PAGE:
Educators and policymakers say at least for now the governor’s office, the State Board and the California Department of Education are working more collaboratively and cooperatively than at any time in recent years.
Brown’s veto of Steinberg’s bill suggests that the governor and the Legislature have considerably more work to do get on the same page. Over the weekend Brown did sign 34 education bills into law, and vetoed 15. But his dismissal of Steinberg’s bill bordered on the scornful, indicating that the two had not come close to reaching agreement on arguably the most significant K-12 education bill to reach his desk.
Brown returned to a theme he raised during his surprise visit to the State Board of Education in January of the importance of education not only to deliver academic excellence, but also to “inculcate character.” Steinberg’s bill, he pointed out, “nowhere mentions character or love of learning…It does allude to student excitement and creativity, but does not take these qualities seriously because they can’t be placed in a data stream.” The bill, he said, does not recognize that “quality is fundamentally different from quantity.”
But perhaps the most intriguing part of his veto message was his suggestion for evaluating schools at a local level.
“What about a system that relies on locally convened panels to visit schools, observe teachers, interview students, and examine student work?” Brown proposed. “Such a system wouldn’t produce an API number but it could improve the quality of our schools.”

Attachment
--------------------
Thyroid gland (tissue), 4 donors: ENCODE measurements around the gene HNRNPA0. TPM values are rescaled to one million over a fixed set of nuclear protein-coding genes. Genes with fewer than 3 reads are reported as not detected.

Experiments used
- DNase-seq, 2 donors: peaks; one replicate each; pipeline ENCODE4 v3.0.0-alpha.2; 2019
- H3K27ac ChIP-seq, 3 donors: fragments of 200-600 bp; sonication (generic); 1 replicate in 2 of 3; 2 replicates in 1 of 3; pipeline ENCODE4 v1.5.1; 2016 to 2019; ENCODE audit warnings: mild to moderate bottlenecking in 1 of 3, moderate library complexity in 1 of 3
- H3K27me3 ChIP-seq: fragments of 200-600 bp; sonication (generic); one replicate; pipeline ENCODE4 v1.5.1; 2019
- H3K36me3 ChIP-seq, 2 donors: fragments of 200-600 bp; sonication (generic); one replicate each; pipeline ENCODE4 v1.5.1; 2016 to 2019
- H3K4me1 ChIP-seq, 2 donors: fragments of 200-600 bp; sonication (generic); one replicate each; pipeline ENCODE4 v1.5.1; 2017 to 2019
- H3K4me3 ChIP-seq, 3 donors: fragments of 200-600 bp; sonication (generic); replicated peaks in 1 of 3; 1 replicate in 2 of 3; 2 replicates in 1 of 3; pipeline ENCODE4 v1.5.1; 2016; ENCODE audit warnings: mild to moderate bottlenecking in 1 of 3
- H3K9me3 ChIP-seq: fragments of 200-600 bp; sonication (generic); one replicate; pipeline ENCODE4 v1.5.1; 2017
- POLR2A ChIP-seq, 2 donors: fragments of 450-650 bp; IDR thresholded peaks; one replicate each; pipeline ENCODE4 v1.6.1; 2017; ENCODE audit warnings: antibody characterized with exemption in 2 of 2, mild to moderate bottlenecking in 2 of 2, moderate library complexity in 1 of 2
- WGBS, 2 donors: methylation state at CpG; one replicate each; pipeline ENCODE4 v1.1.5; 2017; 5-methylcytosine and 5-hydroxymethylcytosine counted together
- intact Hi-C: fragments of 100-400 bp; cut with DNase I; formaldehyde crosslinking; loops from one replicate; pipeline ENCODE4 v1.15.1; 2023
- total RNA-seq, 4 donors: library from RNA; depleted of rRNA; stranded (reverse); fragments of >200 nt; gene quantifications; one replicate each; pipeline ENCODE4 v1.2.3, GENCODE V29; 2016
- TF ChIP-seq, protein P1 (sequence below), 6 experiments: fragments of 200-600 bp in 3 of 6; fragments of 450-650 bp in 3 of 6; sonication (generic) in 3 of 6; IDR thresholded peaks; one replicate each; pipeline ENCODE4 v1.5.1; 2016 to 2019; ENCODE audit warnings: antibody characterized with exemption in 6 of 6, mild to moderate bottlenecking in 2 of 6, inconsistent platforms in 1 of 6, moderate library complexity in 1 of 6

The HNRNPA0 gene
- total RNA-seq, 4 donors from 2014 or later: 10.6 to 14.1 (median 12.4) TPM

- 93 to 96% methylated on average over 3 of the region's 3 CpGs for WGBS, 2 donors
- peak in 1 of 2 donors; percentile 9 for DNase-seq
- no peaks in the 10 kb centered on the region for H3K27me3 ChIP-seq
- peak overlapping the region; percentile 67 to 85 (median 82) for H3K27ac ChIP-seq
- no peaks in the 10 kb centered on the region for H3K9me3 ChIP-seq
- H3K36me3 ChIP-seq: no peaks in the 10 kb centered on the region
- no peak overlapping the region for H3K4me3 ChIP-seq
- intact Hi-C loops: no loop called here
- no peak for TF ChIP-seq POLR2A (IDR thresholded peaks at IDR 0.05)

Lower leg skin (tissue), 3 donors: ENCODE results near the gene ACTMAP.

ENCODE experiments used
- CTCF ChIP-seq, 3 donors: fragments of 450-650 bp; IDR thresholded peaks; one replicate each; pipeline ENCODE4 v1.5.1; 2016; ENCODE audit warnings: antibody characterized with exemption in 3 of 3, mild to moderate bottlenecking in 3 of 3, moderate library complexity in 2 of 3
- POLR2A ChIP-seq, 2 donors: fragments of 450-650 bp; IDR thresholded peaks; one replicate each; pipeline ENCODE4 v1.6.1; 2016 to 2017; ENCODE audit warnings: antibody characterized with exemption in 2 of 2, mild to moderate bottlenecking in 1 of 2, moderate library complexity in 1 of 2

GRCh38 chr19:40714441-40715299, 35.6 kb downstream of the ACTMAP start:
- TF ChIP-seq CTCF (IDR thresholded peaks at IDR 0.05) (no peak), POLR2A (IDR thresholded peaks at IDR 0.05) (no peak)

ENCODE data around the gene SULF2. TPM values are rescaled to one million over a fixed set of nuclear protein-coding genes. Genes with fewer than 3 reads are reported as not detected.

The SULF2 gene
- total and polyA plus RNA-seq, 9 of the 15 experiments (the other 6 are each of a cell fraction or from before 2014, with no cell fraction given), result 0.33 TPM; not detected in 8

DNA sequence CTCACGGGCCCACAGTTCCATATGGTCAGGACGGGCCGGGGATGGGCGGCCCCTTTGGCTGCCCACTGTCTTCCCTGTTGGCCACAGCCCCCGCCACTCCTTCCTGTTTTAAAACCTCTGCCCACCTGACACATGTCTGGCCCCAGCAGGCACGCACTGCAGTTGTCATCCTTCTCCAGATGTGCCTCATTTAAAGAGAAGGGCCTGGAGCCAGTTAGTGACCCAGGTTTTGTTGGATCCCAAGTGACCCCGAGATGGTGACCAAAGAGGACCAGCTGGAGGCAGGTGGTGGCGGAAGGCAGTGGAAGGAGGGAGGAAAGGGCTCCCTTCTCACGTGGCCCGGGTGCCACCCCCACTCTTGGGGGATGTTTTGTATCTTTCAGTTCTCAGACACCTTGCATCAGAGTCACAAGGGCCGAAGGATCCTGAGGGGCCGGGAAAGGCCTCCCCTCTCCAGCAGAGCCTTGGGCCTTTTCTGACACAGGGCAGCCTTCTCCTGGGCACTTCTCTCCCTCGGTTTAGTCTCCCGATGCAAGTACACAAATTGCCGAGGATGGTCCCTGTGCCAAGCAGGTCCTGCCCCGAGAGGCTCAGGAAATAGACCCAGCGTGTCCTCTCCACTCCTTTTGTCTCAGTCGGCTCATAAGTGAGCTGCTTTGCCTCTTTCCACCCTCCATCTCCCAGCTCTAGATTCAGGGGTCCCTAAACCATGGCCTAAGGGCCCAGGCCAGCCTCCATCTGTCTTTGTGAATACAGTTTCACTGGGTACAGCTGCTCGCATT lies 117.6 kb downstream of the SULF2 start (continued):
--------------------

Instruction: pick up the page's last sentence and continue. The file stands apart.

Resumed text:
Brown did not provide any details, such as how these panels would be constituted, who would decide what they would evaluate, and whether the information they collect would be standardized in any form to allow for comparison with other schools or districts.
Steinberg in turn said Brown’s veto of SB547 “leaves in place a narrow accountability system that is failing our students, teachers and schools because it is based 100% on standardized test scores” and that he looked forward “to hearing the governor’s proposal on how to reform the status quo.”
It is hard to know whether Brown’s critique of the state’s testing regimen indicates that he really wants to end testing as we know it in the state’s schools, or whether he is just being provocative to open up a broader debate on the issue. A call to his office late yesterday was not returned, as Brown’s staff raced to meet the midnight deadline to complete action on all bills awaiting his signature.
But the vehemence of his veto message suggests that this is more than just an intellectual exercise. Given the centrality of testing and data on the education landscape, it is hard to imagine how the state could even begin to make the changes Brown suggests without significantly dismantling the elaborate edifice of “accountability” reforms California and the nation have erected over the past decade or more.
Thanks for reading.
Can you help sustain our reporting?
Our team of journalists, editors, and fact-checkers do an estimated 440 hours of research every week to bring you the news on California education. That's a lot of work.